1. It has been suggested that oxidants from pulmonary inflammatory cells may contribute to the development of emphysema by (i) direct tissue toxicity and (ii) inhibition of α1-antitrypsin, thus diminishing protection of the lung from proteolytic damage.
2. The extracellular release of hydrogen peroxide (H2O2) by human alveolar macrophages (AM) has been measured. AM were obtained by bronchoalveolar lavage and adherence from 24 smokers and 17 non-smokers.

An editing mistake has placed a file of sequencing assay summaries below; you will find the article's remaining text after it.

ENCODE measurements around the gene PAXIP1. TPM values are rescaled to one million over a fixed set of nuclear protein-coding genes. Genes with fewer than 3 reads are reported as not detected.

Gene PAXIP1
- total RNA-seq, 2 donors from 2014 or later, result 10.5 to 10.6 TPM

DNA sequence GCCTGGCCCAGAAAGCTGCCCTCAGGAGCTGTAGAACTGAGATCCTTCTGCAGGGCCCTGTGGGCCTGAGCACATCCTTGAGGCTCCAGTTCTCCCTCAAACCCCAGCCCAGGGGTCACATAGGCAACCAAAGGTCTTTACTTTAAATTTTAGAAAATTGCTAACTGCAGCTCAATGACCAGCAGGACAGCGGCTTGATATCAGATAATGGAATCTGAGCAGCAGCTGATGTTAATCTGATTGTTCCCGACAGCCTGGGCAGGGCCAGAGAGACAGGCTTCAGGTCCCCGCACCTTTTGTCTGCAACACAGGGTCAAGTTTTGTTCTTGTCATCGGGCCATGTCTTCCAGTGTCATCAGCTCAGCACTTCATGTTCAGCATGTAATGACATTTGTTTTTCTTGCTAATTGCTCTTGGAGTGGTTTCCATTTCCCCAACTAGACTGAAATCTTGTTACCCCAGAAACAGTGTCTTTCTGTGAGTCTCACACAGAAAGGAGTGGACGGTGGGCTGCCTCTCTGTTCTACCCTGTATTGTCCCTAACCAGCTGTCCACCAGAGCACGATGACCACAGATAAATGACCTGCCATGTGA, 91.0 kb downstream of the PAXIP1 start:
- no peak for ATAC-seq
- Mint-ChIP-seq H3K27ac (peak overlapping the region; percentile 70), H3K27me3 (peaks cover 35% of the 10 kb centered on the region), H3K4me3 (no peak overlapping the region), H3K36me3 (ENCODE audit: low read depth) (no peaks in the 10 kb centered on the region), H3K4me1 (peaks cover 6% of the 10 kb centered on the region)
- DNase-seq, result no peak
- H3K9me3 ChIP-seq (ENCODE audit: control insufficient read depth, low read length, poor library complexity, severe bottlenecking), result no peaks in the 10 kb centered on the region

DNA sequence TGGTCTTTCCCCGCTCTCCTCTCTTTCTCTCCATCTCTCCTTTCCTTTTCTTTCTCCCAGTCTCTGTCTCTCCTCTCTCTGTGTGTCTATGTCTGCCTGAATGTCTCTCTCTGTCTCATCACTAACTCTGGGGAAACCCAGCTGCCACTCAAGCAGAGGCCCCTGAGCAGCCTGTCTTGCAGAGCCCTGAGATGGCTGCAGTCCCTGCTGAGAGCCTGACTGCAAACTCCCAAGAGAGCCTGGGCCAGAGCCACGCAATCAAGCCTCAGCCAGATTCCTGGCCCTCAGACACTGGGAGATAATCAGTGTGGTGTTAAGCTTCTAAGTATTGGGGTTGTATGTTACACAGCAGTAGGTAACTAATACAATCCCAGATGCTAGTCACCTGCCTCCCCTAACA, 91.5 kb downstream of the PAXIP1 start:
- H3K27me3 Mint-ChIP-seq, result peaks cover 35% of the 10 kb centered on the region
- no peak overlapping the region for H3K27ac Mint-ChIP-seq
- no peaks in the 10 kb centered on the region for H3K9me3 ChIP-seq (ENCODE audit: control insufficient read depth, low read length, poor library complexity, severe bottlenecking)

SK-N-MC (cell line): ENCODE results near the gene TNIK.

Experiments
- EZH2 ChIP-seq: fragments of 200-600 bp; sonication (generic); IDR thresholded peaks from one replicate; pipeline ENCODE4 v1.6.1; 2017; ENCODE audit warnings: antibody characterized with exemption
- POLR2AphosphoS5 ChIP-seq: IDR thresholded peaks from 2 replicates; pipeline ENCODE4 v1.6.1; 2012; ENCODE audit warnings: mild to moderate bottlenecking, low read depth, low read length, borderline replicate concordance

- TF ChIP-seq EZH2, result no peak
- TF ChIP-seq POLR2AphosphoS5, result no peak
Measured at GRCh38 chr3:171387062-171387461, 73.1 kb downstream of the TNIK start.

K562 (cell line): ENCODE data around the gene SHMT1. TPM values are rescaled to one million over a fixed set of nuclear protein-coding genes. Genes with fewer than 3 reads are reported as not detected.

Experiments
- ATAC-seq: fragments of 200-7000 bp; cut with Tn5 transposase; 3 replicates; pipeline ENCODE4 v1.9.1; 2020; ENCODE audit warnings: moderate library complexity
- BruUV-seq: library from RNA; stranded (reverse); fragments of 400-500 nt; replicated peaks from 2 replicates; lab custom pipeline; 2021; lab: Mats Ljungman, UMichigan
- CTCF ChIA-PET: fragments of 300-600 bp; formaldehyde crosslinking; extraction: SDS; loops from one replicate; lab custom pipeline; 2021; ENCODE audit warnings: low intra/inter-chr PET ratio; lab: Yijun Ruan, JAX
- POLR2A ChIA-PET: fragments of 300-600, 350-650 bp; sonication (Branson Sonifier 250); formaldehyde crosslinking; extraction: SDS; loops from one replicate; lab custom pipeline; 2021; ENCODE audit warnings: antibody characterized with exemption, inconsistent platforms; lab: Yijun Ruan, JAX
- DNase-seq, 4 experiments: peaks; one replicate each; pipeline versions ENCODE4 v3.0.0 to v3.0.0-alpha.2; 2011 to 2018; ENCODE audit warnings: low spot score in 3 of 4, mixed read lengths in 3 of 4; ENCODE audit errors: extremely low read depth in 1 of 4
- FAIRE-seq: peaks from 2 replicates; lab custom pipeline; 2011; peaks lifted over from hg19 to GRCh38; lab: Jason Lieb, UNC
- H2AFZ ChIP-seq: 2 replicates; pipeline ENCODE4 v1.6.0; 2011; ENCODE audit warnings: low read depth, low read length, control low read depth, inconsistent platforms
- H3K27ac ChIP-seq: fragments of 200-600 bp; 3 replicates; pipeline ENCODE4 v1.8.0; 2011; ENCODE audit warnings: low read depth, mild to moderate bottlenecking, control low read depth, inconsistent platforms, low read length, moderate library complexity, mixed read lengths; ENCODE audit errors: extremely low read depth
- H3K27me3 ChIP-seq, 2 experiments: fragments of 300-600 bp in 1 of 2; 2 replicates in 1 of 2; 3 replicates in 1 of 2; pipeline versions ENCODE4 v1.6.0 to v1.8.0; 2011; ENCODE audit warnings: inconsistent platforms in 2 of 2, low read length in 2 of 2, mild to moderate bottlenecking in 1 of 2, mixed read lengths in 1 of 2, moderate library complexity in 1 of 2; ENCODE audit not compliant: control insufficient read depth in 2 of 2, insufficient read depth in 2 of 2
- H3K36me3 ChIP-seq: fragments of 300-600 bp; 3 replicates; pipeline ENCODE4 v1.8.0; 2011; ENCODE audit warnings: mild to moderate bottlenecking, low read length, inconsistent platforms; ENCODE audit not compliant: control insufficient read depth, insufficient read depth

3. Smokers' AM released significantly more H2O2 (3.83 nmol h−1 üg−1 of DNA; sem 0.44) than those of non-smokers' (2.33 nmolh−1 μg−1 of DNA; sem 0.40) (P <0.05).
4. AM from donors with a recent lower respiratory tract infection released increased quantities of H2O2 (5.22 nmol h−1 μg−1 of DNA; sem 0.72; P <0.01) even when allowance was made for smoking habits.
5. These findings are consistent with the hypothesis that H2O2 of AM origin contributes to the development of emphysema in smokers.